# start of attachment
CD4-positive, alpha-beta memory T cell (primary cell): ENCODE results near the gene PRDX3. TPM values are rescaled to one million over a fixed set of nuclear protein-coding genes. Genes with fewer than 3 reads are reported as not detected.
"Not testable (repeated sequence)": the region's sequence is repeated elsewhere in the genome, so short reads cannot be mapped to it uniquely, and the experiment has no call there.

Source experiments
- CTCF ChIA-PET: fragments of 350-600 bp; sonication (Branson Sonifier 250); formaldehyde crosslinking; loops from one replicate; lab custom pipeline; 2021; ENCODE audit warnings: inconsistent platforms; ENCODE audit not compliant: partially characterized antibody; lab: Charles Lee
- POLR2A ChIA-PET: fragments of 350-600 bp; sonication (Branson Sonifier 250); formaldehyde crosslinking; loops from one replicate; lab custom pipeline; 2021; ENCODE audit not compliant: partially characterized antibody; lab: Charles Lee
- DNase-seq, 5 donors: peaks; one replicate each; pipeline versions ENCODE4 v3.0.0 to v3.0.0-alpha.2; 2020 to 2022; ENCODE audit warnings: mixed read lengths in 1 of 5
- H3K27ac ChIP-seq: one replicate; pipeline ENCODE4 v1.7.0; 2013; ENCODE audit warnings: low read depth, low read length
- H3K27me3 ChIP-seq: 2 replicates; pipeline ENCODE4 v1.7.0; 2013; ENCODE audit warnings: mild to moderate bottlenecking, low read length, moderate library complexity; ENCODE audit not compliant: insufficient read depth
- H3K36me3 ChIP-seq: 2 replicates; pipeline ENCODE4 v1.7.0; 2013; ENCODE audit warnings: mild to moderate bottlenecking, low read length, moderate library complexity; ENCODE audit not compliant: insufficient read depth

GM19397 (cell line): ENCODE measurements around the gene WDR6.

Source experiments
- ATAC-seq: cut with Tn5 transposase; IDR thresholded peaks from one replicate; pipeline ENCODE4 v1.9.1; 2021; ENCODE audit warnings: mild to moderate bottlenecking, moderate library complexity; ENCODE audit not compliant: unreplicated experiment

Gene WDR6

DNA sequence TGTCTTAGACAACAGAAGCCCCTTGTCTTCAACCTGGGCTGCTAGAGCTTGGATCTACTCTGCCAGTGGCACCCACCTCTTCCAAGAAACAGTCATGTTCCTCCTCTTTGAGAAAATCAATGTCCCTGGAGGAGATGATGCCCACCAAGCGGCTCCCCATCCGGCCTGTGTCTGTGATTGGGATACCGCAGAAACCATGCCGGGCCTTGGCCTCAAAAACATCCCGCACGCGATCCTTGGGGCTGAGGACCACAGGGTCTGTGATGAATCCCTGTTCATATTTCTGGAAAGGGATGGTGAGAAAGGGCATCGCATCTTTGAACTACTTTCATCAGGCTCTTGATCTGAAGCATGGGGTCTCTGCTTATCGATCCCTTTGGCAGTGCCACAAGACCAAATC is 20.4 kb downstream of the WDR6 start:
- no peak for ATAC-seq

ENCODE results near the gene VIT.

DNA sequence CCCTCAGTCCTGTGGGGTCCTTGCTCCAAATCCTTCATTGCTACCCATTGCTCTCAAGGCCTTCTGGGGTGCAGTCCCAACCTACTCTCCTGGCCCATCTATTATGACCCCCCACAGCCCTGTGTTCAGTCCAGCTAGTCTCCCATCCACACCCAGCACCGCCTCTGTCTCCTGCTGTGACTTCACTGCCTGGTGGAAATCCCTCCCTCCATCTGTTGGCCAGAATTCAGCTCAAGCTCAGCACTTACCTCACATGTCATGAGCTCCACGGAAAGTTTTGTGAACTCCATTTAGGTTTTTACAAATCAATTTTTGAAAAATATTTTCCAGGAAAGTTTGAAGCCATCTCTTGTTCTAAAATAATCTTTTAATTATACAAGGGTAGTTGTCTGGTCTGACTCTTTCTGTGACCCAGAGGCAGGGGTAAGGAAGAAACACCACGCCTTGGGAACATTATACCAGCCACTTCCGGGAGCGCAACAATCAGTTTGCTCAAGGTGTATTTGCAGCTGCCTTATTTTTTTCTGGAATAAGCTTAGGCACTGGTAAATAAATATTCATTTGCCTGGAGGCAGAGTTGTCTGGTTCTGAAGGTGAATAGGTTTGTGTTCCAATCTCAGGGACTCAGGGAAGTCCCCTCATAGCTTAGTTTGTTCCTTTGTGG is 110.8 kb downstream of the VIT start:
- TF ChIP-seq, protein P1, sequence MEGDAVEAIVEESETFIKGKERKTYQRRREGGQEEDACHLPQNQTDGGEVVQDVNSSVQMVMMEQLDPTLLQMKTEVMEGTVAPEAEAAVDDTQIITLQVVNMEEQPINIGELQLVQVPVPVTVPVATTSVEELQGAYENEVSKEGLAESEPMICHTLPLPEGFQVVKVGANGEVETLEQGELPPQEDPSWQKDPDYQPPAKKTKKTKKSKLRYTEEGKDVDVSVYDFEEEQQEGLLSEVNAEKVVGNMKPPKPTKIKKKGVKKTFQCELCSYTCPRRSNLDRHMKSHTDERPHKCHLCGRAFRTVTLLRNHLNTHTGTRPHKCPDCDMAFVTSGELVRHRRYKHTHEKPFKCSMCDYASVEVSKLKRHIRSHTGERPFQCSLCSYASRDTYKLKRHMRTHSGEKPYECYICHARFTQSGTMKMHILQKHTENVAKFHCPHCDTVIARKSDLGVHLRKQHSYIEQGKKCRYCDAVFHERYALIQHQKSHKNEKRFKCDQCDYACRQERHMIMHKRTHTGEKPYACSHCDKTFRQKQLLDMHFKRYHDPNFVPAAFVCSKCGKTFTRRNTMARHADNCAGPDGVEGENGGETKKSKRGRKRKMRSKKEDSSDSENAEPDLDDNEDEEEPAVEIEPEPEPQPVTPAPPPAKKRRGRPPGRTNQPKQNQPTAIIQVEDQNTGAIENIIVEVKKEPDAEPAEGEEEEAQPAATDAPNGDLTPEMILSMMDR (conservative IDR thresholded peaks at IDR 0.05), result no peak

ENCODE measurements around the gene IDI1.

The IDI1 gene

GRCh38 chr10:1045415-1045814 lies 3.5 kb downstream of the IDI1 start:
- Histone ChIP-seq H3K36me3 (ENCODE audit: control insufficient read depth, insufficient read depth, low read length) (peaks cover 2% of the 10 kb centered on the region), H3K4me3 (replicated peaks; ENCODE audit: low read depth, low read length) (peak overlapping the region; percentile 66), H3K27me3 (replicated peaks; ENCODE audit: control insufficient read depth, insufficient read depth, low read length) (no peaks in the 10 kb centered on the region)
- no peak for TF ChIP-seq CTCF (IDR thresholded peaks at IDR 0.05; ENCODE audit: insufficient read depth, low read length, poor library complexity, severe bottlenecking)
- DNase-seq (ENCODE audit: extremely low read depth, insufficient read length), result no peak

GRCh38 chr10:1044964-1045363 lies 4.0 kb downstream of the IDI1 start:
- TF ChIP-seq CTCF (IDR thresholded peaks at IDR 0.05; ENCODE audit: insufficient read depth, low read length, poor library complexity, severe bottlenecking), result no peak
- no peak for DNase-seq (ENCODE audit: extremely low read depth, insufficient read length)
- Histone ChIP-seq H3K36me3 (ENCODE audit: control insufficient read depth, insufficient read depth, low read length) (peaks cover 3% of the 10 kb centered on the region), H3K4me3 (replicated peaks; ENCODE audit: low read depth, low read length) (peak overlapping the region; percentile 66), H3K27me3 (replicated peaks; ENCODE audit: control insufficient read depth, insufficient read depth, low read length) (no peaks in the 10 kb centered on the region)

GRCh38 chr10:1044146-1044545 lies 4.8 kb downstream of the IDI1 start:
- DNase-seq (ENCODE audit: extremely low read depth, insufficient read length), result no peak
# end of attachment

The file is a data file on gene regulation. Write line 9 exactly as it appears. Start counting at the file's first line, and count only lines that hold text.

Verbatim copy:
- H3K36me3 ChIP-seq: 2 replicates; pipeline ENCODE4 v1.7.0; 2013; ENCODE audit warnings: mild to moderate bottlenecking, low read length, moderate library complexity; ENCODE audit not compliant: insufficient read depth